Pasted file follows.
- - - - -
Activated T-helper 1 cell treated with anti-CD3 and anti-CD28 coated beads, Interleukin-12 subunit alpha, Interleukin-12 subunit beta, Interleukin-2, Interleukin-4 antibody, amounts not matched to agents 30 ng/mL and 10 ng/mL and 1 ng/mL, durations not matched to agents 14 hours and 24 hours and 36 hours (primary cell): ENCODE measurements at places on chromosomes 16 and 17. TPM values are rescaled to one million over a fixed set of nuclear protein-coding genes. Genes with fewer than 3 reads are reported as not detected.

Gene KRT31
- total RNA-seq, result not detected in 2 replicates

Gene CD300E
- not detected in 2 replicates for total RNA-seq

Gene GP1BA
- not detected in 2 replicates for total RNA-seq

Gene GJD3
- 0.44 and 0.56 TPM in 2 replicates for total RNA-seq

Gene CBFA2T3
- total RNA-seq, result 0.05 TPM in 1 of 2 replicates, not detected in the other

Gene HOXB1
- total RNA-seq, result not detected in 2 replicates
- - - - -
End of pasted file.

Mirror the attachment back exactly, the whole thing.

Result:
Activated T-helper 1 cell treated with anti-CD3 and anti-CD28 coated beads, Interleukin-12 subunit alpha, Interleukin-12 subunit beta, Interleukin-2, Interleukin-4 antibody, amounts not matched to agents 30 ng/mL and 10 ng/mL and 1 ng/mL, durations not matched to agents 14 hours and 24 hours and 36 hours (primary cell): ENCODE measurements at places on chromosomes 16 and 17. TPM values are rescaled to one million over a fixed set of nuclear protein-coding genes. Genes with fewer than 3 reads are reported as not detected.

Gene KRT31
- total RNA-seq, result not detected in 2 replicates

Gene CD300E
- not detected in 2 replicates for total RNA-seq

Gene GP1BA
- not detected in 2 replicates for total RNA-seq

Gene GJD3
- 0.44 and 0.56 TPM in 2 replicates for total RNA-seq

Gene CBFA2T3
- total RNA-seq, result 0.05 TPM in 1 of 2 replicates, not detected in the other

Gene HOXB1
- total RNA-seq, result not detected in 2 replicates